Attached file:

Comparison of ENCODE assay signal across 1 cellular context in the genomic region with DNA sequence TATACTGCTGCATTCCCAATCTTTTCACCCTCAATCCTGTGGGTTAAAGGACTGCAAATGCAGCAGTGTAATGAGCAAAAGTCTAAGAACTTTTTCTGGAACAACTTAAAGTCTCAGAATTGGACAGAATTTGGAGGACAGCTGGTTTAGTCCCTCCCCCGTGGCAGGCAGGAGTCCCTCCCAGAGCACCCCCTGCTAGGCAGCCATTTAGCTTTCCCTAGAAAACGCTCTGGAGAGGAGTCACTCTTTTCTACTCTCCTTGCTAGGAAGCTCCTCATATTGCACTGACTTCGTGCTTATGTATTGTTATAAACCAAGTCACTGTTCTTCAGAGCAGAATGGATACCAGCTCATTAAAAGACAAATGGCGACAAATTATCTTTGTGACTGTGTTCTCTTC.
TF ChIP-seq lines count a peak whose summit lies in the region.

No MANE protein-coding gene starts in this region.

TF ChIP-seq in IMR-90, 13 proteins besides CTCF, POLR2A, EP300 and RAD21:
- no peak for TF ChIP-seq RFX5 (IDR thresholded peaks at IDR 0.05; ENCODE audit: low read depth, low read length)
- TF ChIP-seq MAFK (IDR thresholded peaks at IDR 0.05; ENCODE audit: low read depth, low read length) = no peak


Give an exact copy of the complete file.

Comparison of ENCODE assay signal across 1 cellular context in the genomic region with DNA sequence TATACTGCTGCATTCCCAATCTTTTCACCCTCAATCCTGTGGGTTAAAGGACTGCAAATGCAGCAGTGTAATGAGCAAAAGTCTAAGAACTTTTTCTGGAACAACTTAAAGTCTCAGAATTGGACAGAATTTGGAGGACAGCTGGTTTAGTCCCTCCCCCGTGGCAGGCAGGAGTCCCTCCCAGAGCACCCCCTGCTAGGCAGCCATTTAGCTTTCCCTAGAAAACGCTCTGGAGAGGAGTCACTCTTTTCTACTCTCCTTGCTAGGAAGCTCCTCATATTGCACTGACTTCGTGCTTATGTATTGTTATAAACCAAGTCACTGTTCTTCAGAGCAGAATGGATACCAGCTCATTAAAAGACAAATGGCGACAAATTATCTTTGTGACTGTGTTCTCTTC.
TF ChIP-seq lines count a peak whose summit lies in the region.

No MANE protein-coding gene starts in this region.

TF ChIP-seq in IMR-90, 13 proteins besides CTCF, POLR2A, EP300 and RAD21:
- no peak for TF ChIP-seq RFX5 (IDR thresholded peaks at IDR 0.05; ENCODE audit: low read depth, low read length)
- TF ChIP-seq MAFK (IDR thresholded peaks at IDR 0.05; ENCODE audit: low read depth, low read length) = no peak